OP-ED: Just One By Warren Slocum
Imagine how you would feel if you and your family lost everything in a fire and you couldn’t find a new place to live? Now imagine your home was one of the very few affordable places to live in one of the most expensive areas of the country.
With one-bedroom units in Redwood City commanding an average of $2,053 per month (an increase of 8.2 percent over last year), the victims of the July 7 six-alarm fire at the Hallmark House Apartment building on Woodside Road are in desperate straits to duplicate the rare living arrangements they had. Eighty people (out of 97) have not been able to find a place to live in San Mateo County that they can afford. After moving from a temporary shelter at the National Guard Armory to local motels, the fire victims are facing yet another challenge: they have to vacate the motels in 30 days. They, along with so many others, must vie for a limited affordable housing market.
County motels have provided accommodations to the fire victims up to now. However, motels are not permanent housing solutions. They have done their part in dealing with emergency housing. We thank them.
We are now asking San Mateo County apartment building owners for help. We ask that you consider offering one vacant unit in your building to a fire victim. We realize this is a unique request; these people have lost their housing because of a fire and not through any fault of their own.
For those people with vacant in-law units, motels with living units and home-share opportunities:
• We’re not asking that the unit be free — we’re asking that it be affordable;
• We’re not asking that it be forever — we’re asking that it be for as long as the tenant wants to call it home;
• We’re not asking for multiple units — we’re asking for a single unit.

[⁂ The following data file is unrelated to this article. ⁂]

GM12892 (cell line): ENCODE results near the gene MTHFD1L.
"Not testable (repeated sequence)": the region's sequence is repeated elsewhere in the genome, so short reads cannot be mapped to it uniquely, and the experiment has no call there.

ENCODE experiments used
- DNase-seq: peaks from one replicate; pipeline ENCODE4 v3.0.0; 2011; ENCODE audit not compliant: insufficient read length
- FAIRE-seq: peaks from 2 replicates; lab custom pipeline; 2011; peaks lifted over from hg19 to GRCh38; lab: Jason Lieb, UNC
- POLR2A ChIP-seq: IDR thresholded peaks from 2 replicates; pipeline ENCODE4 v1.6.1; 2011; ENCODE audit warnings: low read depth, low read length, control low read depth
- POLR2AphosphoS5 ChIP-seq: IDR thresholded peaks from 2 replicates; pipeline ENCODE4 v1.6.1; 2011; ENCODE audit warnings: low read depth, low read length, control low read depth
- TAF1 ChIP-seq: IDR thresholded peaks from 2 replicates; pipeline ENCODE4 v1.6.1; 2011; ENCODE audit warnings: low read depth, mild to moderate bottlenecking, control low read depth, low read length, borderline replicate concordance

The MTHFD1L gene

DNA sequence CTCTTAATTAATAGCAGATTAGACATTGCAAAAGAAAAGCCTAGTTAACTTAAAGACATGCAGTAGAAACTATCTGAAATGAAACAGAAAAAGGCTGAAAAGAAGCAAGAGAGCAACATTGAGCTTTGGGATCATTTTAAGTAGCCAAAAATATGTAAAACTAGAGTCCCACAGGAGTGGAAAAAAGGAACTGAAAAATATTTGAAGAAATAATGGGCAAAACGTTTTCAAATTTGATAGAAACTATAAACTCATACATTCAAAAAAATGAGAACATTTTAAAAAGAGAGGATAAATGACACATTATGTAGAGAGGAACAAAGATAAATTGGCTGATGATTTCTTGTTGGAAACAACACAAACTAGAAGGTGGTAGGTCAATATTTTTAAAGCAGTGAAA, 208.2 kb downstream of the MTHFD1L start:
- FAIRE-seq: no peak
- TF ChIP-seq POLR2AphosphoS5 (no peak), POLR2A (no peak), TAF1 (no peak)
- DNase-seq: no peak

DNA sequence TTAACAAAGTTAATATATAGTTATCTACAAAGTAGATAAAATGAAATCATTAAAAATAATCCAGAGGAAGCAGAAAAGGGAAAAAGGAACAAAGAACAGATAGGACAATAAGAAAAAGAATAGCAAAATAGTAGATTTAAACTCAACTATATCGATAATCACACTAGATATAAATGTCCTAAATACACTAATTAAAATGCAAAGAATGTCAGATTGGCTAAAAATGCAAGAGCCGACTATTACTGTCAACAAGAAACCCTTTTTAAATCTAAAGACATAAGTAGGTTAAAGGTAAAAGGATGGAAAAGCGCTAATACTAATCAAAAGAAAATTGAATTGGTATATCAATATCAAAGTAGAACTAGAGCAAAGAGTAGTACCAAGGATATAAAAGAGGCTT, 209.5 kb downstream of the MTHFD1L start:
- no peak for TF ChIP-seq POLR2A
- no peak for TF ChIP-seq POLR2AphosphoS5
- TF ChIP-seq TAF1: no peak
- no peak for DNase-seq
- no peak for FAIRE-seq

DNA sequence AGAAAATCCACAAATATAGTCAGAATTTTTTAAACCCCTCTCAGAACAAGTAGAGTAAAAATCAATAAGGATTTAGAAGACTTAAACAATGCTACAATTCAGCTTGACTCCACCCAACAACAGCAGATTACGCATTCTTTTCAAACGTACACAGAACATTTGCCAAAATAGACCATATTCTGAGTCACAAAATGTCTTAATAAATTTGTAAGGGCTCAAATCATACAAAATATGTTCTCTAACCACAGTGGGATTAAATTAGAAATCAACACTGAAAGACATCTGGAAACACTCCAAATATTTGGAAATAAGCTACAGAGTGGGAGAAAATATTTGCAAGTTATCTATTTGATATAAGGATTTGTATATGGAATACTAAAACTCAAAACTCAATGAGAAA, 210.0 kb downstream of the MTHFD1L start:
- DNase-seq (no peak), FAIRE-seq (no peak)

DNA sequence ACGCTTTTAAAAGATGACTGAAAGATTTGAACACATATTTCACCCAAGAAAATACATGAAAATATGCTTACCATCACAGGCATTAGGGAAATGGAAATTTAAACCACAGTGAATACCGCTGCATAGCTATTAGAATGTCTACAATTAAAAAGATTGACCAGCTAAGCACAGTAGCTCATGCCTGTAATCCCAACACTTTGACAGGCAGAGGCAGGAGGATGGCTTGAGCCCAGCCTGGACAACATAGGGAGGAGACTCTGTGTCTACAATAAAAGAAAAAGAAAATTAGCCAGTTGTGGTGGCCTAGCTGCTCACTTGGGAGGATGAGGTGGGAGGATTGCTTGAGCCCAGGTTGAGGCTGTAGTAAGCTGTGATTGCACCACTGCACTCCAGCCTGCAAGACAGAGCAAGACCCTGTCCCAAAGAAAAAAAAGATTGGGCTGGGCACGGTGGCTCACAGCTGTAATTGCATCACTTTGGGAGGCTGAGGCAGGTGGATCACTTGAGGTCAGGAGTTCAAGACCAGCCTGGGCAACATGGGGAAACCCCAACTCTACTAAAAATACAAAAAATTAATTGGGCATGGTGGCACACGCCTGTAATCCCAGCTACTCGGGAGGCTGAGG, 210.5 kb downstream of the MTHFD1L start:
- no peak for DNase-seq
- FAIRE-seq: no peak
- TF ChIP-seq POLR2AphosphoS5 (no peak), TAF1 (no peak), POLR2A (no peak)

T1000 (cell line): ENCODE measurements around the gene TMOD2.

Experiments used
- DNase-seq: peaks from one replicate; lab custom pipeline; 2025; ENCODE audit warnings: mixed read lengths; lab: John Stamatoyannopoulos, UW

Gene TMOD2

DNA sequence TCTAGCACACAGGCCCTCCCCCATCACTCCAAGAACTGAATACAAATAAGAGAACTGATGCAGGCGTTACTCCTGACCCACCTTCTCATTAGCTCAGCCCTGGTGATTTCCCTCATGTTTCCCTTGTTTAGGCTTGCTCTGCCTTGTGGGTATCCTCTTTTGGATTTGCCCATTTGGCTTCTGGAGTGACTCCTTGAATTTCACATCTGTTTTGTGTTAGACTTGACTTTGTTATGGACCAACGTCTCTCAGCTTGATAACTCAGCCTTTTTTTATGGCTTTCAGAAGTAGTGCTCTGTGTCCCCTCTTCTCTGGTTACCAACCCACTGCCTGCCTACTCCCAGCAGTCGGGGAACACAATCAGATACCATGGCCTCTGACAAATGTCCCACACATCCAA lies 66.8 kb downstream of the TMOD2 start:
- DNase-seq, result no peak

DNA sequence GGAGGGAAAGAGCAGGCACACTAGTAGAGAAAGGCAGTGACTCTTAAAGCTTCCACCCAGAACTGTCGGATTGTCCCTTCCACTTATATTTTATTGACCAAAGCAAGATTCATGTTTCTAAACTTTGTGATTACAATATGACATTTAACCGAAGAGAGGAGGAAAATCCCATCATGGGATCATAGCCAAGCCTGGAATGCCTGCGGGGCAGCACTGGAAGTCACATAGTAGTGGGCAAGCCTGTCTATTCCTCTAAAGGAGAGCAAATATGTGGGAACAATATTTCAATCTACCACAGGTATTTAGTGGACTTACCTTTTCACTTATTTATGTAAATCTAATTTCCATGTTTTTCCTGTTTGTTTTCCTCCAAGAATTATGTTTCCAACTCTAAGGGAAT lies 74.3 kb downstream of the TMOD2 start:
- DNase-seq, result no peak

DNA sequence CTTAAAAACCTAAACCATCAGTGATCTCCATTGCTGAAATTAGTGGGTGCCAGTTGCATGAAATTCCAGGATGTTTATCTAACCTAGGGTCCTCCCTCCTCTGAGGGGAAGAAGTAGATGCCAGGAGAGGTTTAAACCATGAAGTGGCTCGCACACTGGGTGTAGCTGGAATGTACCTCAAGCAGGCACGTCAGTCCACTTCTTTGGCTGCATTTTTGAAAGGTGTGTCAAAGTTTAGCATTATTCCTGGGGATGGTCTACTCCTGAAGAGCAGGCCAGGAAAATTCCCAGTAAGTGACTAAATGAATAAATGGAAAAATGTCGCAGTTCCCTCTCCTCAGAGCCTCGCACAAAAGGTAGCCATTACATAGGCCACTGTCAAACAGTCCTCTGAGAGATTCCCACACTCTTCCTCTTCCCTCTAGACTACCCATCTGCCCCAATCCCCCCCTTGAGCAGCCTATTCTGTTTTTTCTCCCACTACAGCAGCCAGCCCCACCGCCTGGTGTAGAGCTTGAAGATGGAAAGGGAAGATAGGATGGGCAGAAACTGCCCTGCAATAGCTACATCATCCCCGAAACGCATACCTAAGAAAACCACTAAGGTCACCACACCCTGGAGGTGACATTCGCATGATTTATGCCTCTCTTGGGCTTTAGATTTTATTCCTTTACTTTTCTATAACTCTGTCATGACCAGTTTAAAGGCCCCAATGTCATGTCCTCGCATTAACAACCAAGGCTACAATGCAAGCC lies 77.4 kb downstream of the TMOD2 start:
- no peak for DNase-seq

If enough housing rental units aren’t found in the next couple of weeks for these people, the 80 fire victims will be forced to look for housing in places like Modesto, Fresno or Galt — communities that are not known, not “home.”
Can’t we do better as a community? Can’t we find a way to accommodate the victims of this tragedy?
These fire victims are fellow Peninsula residents; some are veterans, seniors, families with children and people with disabilities. This could have happened to any of us. We ask the apartment building community in Redwood City, East Palo Alto, Menlo Park and San Carlos for their compassion and action.
Help just one individual, couple or family who are fire victims to stay in our county, stay connected to their friends, doctors, dentists, schools, favorite parks, stores and familiar places. Help them keep what’s left of what they know as “home.”
Just one unit. That’s what we’re asking.
To offer a unit to a fire victim, please contact Supervisor Warren Slocum at (650) 363-4570 or email@example.com. His office will coordinate an appropriate referral match.
Warren Slocum is a member of the San Mateo County Board of Supervisors, representing District Four that includes the cities of East Palo Alto, Menlo Park and Redwood City and the unincorporated areas of North Fair Oaks and Stanford Weekend Acres. Among his board responsibilities is as the liaison on the Housing Our People Effectively Board (HOPE) a project initiated in 2005 to begin a planning process to prevent and end homelessness in San Mateo County. He is a 30-year resident of Redwood City.
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